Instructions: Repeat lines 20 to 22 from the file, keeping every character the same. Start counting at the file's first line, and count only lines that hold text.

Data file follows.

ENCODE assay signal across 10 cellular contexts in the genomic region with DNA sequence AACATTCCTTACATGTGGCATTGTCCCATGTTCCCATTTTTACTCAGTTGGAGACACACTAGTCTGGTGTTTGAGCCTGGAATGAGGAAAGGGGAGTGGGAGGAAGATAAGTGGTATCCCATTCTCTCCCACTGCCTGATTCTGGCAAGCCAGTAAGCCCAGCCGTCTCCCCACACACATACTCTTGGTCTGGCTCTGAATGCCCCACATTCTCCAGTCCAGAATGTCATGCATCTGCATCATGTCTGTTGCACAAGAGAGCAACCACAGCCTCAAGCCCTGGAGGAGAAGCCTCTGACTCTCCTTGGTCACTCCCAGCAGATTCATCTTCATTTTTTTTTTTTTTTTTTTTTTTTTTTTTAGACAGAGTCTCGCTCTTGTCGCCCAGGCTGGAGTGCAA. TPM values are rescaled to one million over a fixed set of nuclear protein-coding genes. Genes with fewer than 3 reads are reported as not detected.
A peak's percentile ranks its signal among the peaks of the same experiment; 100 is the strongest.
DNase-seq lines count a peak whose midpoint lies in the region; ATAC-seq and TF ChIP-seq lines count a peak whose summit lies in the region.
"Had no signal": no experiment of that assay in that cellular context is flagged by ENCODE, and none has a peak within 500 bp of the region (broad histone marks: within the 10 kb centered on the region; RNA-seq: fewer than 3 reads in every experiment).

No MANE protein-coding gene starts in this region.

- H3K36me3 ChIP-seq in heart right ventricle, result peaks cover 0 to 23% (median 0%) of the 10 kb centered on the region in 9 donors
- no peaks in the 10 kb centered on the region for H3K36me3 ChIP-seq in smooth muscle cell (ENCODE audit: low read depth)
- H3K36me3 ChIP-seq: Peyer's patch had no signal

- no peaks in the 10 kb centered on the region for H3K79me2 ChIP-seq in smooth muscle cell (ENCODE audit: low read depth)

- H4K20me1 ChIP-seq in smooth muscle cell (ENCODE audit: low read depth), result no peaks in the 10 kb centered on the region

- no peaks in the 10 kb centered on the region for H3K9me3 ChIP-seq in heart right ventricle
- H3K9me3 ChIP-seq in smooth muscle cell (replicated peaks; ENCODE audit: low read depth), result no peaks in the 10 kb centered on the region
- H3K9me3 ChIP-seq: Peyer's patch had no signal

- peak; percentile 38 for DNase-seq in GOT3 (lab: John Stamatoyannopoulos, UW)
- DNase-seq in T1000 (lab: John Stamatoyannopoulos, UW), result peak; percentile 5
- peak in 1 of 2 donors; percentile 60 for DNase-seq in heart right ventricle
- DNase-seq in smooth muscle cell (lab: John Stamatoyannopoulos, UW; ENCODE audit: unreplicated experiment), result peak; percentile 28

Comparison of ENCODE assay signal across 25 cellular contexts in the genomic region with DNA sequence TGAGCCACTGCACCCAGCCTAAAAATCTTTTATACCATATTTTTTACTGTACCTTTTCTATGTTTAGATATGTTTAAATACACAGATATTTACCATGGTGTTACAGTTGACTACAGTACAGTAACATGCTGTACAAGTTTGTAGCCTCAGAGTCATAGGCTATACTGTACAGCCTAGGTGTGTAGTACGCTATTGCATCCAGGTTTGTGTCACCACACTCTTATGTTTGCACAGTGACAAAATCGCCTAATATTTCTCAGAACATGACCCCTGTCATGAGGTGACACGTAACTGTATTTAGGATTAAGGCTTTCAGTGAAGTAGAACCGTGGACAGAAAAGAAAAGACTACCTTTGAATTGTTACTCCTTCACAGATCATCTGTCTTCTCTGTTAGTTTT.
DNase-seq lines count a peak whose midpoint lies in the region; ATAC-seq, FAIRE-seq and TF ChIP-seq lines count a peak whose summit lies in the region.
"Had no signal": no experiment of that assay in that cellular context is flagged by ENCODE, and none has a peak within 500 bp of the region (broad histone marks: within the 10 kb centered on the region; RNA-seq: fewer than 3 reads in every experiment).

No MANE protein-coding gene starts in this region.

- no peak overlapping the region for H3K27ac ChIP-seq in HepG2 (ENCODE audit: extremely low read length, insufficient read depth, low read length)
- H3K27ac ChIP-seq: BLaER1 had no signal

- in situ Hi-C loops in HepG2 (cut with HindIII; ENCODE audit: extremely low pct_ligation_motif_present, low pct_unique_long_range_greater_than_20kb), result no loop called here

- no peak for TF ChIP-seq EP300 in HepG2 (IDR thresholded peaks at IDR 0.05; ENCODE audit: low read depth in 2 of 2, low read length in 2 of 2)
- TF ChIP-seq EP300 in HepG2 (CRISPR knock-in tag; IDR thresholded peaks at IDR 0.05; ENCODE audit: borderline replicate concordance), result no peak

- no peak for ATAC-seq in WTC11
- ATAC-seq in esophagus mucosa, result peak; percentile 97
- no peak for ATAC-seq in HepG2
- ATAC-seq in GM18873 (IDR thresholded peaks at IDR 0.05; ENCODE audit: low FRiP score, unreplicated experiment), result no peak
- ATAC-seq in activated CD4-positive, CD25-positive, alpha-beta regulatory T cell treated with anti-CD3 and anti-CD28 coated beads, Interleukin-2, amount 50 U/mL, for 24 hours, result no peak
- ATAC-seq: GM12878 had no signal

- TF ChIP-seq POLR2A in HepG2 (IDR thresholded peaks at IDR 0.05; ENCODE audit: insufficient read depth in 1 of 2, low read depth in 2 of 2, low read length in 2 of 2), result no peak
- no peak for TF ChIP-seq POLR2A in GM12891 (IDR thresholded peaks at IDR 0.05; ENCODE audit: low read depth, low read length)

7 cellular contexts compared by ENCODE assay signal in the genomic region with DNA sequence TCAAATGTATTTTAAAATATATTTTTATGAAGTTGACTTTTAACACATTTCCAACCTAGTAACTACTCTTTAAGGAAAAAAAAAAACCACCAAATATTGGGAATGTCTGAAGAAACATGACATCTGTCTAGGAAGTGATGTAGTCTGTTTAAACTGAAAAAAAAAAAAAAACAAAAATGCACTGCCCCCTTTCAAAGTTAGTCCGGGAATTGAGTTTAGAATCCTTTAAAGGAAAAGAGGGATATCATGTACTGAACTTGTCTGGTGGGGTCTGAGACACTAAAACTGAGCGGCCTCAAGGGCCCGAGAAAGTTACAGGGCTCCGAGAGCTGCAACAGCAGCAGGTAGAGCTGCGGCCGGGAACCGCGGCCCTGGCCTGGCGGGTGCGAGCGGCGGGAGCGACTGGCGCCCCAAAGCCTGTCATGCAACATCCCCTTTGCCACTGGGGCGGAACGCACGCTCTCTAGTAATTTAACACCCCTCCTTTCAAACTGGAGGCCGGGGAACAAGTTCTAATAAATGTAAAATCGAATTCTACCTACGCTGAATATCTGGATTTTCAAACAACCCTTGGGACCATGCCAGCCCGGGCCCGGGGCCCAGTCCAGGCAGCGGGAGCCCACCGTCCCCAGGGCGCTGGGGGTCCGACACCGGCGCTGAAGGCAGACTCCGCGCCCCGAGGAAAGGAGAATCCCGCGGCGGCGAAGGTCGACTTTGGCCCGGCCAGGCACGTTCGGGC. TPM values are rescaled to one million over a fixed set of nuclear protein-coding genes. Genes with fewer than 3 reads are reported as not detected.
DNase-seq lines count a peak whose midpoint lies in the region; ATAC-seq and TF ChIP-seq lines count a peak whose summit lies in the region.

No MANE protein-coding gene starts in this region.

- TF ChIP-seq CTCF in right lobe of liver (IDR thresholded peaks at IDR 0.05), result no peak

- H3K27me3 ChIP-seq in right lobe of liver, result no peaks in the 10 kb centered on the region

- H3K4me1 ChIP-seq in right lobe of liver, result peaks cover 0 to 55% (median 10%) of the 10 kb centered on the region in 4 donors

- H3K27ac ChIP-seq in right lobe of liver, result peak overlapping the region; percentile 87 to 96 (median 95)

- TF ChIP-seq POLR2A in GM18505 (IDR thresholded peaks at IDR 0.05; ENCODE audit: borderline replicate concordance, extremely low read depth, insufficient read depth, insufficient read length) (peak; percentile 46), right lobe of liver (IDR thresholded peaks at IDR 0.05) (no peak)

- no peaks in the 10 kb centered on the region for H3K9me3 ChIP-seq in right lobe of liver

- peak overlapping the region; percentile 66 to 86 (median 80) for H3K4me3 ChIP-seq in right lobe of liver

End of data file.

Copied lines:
"Had no signal": no experiment of that assay in that cellular context is flagged by ENCODE, and none has a peak within 500 bp of the region (broad histone marks: within the 10 kb centered on the region; RNA-seq: fewer than 3 reads in every experiment).

No MANE protein-coding gene starts in this region.

- no peak overlapping the region for H3K27ac ChIP-seq in HepG2 (ENCODE audit: extremely low read length, insufficient read depth, low read length)